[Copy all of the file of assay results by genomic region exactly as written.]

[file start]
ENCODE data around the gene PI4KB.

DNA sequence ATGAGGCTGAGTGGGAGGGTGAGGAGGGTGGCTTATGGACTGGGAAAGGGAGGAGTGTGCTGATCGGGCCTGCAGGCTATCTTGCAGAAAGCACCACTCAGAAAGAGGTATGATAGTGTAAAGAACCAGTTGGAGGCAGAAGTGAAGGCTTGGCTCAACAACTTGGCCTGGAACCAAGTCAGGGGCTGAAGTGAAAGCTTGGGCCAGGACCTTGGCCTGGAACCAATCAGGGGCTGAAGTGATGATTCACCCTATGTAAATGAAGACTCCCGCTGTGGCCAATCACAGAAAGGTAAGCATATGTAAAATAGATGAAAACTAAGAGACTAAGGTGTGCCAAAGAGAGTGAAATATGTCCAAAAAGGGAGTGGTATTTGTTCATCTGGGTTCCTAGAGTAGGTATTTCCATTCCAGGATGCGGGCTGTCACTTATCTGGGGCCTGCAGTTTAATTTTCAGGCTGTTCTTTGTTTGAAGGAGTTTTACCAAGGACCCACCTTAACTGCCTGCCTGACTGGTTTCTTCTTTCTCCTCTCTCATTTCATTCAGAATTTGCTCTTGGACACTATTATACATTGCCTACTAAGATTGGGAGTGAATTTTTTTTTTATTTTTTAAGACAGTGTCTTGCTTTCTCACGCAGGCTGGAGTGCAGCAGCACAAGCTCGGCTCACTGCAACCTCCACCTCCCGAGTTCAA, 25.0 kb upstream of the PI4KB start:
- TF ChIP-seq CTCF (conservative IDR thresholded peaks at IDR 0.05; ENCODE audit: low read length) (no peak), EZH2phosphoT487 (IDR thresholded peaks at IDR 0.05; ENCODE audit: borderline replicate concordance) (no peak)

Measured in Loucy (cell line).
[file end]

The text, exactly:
ENCODE data around the gene PI4KB.

DNA sequence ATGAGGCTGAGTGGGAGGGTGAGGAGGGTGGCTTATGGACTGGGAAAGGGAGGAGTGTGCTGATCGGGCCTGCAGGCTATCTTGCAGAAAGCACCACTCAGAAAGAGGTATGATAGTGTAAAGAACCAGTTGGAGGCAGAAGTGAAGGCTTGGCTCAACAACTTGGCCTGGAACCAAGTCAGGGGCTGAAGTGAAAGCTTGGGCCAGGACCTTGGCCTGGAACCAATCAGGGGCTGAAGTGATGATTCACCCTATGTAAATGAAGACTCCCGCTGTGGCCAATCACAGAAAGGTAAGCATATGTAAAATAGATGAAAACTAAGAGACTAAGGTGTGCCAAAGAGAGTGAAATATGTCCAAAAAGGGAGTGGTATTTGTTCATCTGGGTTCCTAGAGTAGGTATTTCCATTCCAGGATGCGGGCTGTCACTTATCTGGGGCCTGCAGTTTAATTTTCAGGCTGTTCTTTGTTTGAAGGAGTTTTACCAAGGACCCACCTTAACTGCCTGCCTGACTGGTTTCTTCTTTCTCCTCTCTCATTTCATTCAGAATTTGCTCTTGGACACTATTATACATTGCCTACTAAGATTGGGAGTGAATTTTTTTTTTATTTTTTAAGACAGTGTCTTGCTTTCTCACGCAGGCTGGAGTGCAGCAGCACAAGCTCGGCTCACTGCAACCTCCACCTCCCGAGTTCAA, 25.0 kb upstream of the PI4KB start:
- TF ChIP-seq CTCF (conservative IDR thresholded peaks at IDR 0.05; ENCODE audit: low read length) (no peak), EZH2phosphoT487 (IDR thresholded peaks at IDR 0.05; ENCODE audit: borderline replicate concordance) (no peak)

Measured in Loucy (cell line).